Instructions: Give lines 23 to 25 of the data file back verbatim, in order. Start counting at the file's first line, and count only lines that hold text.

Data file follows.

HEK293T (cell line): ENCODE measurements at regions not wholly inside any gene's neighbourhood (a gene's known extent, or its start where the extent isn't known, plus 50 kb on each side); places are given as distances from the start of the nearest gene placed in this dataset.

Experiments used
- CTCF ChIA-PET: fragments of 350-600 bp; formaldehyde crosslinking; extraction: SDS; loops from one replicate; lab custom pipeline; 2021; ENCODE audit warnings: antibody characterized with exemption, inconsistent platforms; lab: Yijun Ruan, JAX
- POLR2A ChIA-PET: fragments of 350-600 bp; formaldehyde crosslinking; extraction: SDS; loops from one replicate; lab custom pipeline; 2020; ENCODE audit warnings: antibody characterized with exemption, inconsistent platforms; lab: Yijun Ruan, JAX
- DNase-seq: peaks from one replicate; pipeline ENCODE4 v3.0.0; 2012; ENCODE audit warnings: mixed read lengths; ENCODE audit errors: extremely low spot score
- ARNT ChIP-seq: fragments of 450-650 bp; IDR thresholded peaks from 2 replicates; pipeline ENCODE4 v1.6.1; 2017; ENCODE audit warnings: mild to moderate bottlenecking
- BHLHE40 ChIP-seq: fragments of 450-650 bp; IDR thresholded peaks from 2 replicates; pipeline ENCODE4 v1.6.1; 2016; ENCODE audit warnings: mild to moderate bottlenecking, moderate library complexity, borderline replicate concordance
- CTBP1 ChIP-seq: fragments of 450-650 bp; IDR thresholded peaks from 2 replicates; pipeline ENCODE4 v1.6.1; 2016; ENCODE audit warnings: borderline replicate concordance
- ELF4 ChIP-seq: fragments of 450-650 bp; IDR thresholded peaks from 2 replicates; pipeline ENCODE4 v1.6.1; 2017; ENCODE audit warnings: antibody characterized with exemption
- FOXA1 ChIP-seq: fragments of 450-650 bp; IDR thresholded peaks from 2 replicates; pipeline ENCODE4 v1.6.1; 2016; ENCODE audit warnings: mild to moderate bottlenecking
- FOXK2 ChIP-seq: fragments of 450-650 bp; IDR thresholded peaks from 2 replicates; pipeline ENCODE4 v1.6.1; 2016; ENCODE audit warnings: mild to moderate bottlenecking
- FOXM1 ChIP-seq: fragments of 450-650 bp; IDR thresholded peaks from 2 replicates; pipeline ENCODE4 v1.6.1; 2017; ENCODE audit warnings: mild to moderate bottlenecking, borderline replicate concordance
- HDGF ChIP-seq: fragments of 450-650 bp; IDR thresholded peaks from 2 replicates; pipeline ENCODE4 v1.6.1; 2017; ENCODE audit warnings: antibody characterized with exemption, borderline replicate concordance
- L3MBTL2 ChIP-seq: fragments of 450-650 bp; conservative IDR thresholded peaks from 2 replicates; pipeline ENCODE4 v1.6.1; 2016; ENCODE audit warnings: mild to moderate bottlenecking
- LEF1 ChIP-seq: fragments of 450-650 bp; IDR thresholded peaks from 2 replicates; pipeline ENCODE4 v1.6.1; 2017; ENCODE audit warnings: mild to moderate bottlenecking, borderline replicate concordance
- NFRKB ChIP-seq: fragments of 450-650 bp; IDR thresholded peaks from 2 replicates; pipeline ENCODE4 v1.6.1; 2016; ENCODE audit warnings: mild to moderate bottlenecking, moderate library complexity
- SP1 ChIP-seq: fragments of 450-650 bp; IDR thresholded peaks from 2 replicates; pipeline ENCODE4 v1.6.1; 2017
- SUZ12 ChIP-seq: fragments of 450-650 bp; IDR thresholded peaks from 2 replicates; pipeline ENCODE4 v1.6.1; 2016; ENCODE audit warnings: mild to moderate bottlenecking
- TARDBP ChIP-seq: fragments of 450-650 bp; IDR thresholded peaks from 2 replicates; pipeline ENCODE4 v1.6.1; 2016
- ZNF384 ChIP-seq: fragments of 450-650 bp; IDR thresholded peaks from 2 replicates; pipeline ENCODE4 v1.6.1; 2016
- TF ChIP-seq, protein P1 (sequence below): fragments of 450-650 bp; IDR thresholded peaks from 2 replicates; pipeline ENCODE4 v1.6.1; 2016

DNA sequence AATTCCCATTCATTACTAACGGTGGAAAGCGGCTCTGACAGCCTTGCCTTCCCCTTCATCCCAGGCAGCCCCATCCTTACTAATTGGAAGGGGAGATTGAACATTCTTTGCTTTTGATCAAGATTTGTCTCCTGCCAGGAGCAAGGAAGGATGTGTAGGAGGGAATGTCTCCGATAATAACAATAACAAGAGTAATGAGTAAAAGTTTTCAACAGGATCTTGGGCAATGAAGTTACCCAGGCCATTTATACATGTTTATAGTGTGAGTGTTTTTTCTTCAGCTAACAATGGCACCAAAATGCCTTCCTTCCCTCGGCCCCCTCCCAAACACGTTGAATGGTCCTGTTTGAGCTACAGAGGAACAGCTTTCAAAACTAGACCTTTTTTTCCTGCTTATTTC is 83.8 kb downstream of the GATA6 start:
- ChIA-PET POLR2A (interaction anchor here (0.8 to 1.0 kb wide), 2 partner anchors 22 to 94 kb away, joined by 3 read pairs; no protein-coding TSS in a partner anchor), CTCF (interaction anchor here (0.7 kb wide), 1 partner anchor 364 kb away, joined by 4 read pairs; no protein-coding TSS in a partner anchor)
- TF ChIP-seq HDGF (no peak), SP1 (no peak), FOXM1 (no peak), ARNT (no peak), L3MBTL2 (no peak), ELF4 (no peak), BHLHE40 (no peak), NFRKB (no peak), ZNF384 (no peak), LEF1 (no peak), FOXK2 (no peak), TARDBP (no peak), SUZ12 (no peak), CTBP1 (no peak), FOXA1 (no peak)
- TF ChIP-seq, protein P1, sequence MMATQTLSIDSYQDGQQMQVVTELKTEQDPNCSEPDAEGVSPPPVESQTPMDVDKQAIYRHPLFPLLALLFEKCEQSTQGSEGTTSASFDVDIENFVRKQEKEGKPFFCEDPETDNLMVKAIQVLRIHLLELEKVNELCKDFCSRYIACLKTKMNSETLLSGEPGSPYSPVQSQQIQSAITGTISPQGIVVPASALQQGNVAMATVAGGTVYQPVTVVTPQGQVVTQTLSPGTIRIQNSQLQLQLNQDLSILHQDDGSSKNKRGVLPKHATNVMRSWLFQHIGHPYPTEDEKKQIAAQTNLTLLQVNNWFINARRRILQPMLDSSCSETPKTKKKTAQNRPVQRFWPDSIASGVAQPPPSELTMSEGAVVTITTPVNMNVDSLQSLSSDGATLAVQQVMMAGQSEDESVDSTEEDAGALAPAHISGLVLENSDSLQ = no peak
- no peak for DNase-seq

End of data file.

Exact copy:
- ChIA-PET POLR2A (interaction anchor here (0.8 to 1.0 kb wide), 2 partner anchors 22 to 94 kb away, joined by 3 read pairs; no protein-coding TSS in a partner anchor), CTCF (interaction anchor here (0.7 kb wide), 1 partner anchor 364 kb away, joined by 4 read pairs; no protein-coding TSS in a partner anchor)
- TF ChIP-seq HDGF (no peak), SP1 (no peak), FOXM1 (no peak), ARNT (no peak), L3MBTL2 (no peak), ELF4 (no peak), BHLHE40 (no peak), NFRKB (no peak), ZNF384 (no peak), LEF1 (no peak), FOXK2 (no peak), TARDBP (no peak), SUZ12 (no peak), CTBP1 (no peak), FOXA1 (no peak)
- TF ChIP-seq, protein P1, sequence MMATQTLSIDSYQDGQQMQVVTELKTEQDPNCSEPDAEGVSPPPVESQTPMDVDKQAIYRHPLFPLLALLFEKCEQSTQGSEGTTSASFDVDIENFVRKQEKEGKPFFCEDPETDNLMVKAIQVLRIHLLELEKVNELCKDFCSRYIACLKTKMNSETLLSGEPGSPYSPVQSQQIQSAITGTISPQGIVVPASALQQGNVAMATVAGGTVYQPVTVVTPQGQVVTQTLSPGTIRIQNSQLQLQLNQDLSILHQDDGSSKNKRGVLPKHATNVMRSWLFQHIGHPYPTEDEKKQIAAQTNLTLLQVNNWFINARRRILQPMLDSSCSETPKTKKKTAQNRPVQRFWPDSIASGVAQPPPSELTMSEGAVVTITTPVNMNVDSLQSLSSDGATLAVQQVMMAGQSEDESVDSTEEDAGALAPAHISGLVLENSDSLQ = no peak